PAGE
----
Hard West takes the most tried-and-true elements of turn-based combat classics like XCOM and Jagged Alliance, and dunks them in a spooky rendition of the Wild West frontier, often referred to as the Weird West. If the sub-genre can be said to have a formula, Hard West nails it. The setting is the familiar dusty frontier, but with the addition of otherworldly legends and a tinge of steampunk-meets-sci-fi trappings.
The basic structure of Hard West mimics old-school tactical combat games, right down to the inability to save progress on demand, which can be a pain in longer missions. You operate a small party of cowboys and cowgirls, each with traditional core stats (Aim, Defense, Movement, Sight, Luck, and Health are used here) and inventories to manage. Every scenario plays out on a territory map where you venture off to specific locations as a posse and gradually progress the story through various battles and encounters.
Some encounters are limited, choose-your-own adventure visits to places like Indian villages, decrepit ranches, ghost towns, abandoned mines, and other Western archetypes. You select from a few options on a dialogue screen, wind up getting hurt or collecting goodies or cash, then ride on down the range. Others take you to battle maps where you fight enemies in even more generic Western settings such as rowdy saloons, railway stations, and warehouses, using a familiar turn-based system that relies on such age-old genre concepts as action points, taking cover, and shooting percentages.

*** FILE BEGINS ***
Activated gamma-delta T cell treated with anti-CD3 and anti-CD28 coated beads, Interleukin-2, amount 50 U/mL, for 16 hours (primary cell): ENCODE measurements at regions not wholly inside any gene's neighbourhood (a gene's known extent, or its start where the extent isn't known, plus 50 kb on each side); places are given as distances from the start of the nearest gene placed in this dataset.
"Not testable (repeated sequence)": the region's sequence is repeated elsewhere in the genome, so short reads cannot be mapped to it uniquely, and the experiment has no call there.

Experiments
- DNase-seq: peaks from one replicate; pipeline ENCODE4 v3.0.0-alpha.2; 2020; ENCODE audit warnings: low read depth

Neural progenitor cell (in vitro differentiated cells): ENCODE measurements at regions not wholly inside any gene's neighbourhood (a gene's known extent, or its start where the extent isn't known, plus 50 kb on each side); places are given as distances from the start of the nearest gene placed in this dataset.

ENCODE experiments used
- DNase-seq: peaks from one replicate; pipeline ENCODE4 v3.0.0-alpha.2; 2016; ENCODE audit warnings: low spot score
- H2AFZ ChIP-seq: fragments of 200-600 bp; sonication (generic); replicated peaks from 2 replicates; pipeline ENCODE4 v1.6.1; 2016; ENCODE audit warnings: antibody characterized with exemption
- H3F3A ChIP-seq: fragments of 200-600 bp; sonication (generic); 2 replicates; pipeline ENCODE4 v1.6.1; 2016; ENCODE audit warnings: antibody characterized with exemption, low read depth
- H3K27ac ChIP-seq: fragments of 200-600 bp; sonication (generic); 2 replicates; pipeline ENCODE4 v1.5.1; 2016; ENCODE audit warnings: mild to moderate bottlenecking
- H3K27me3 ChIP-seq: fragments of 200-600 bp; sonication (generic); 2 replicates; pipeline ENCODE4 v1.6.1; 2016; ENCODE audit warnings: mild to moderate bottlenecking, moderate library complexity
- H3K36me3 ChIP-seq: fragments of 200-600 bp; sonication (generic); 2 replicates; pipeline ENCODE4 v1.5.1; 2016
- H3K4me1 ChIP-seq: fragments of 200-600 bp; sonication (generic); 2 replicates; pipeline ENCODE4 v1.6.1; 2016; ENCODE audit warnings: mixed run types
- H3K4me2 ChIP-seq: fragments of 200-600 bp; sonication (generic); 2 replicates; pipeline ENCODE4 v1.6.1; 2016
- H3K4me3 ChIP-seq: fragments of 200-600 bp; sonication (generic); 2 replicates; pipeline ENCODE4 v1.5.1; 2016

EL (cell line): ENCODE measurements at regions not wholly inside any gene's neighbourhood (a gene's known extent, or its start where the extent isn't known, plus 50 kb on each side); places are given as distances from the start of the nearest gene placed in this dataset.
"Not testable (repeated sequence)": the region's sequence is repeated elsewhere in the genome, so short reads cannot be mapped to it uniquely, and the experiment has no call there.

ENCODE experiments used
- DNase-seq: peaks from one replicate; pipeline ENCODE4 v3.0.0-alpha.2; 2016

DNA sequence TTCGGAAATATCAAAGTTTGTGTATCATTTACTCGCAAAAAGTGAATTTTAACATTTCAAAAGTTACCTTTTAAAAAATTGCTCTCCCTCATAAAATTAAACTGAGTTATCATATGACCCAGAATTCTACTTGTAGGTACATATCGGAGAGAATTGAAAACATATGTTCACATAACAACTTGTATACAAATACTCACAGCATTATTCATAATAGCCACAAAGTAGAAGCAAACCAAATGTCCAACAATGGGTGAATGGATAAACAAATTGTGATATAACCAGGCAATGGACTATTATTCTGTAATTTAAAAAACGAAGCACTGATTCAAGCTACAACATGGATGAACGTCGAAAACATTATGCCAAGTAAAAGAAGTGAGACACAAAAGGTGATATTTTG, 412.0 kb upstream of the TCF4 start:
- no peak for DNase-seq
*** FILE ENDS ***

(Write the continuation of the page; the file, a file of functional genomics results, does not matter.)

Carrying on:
Combat provides for many satisfying shoot-outs in the Wild West, in large part because tactical thinking is paramount. Maps are intricately designed with numerous options for taking cover, and although there are clearly best ways to go through levels, I never noticed a rigorous puzzle logic at work. Too many tactical games of this sort force you to find the one proper way to beat a map, so I was very happy to see that things were far more flexible here, allowing experimentation.
Part of this is due to the level architecture, which allows free range of movement. Every building comes loaded with doors, windows, and other points of access that let you devise many kinds of strategies. There are also a number of barriers (like hanging blankets) that can be shot through, which enemies can make use of as well. Another cunning addition here is the use of shadows to pinpoint the location of baddies. Long shadows stretching out beyond a wall let you pinpoint foes... and possibly even gun them down if they happen to be taking cover behind something that isn’t bullet-proof.
Stealth is an occasional addition to combat, which seems almost entirely unnecessary here as you only have the ability to stick guns in the backs of enemy sentries to hold them up.
Combat mechanics are also influenced by the Wild West setting in positive ways, effectively meshing the themes and combat together. Luck is a core stat here, functioning like mana by powering special, quasi-magical attacks and preternatural abilities like dodging bullets. Effects like curses and blessings buff attributes such as movement and aim. Standard gear like pistols, rifles, cowboy boots, packs of opium sit in your inventory alongside luck-enhancing horseshoes, magical Indian totems, and miraculous elixirs that convey all manner of boosts to skills. An extra playing-card bonus feature adds even more to the supernatural stuff. Poker hands can also be set up with individual characters to maximize buffs. Take three of a kind into a fight, for instance, and you pump up your Luck stat by 30 points.